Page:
Published: Wed, May 16, 2018
Science | By Joan Schultz

Keyless cars have a unsafe downside that has killed dozens of people

Keyless cars have a unsafe downside that has killed dozens of people

A report from the New York Times found that dozens of people have been poisoned by carbon monoxide after failing to shut off the keyless ignition on their vehicles. But a wireless key opens the possibility for a driver to exit a auto with the key without turning it off.

The Society of Automotive Engineers called for automakers to have features, like beeps, to warn drivers if their vehicles were still running.

Keyless ignition systems that use start buttons to let drivers to leave key fobs in their pockets provide a lot of convenience, but a new report sheds light on a failed government effort to prevent users from accidentally leaving their cars on.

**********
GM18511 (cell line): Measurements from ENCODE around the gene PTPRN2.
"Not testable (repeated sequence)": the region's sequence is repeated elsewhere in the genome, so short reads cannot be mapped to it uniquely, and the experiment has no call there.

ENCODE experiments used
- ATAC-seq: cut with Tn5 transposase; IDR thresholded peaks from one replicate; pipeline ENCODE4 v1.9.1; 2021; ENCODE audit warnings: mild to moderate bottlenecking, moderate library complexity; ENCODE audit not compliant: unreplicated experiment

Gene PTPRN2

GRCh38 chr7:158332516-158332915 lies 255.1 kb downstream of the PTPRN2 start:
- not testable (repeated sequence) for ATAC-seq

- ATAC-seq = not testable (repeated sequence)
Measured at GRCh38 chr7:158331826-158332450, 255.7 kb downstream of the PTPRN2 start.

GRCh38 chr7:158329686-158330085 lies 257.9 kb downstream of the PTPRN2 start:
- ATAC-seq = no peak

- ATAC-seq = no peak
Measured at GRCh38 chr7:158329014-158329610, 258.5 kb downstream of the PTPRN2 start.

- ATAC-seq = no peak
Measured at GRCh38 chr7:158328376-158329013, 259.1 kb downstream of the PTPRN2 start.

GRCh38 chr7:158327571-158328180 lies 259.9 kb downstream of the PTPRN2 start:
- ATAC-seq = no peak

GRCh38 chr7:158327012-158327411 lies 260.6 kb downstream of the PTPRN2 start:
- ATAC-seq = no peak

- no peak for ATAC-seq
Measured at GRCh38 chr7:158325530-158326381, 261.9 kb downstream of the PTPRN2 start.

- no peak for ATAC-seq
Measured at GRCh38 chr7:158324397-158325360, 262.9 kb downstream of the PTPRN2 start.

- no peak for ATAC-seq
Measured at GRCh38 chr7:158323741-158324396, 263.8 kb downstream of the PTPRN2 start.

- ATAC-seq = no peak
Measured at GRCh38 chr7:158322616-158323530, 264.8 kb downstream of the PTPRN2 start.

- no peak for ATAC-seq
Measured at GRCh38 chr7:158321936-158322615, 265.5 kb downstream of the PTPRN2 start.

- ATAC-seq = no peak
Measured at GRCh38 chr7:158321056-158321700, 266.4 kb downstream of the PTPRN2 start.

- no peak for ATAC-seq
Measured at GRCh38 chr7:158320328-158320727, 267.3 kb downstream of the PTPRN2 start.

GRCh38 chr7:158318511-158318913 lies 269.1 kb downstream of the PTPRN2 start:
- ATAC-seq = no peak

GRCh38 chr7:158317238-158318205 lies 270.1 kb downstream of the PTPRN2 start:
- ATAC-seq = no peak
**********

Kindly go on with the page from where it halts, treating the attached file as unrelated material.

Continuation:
Keyless ignitions are now standard in over half of cars sold every year. Unfortunately, there's a risky downside, which The New York Times recently discovered. That way, the engine turns off, thereby removing the risk of carbon monoxide poisoning.

Despite the standards being in place, a number of deaths continue to occur - causing a group lawsuit to be filed back in 2015 against 10 of the world's biggest carmakers in response to the issues, describing the keyless cars as deadly.

According to a New York Times report published on Sunday, dozens of people have died or been injured by carbon monoxide emitted from keyless-ignition vehicles, but regulations aimed at addressing the phenomenon have stalled.

While the case was dismissed by the judge the following year, it's clear that keyless cars need some sort of indicator across the board in order to avoid causing deaths.

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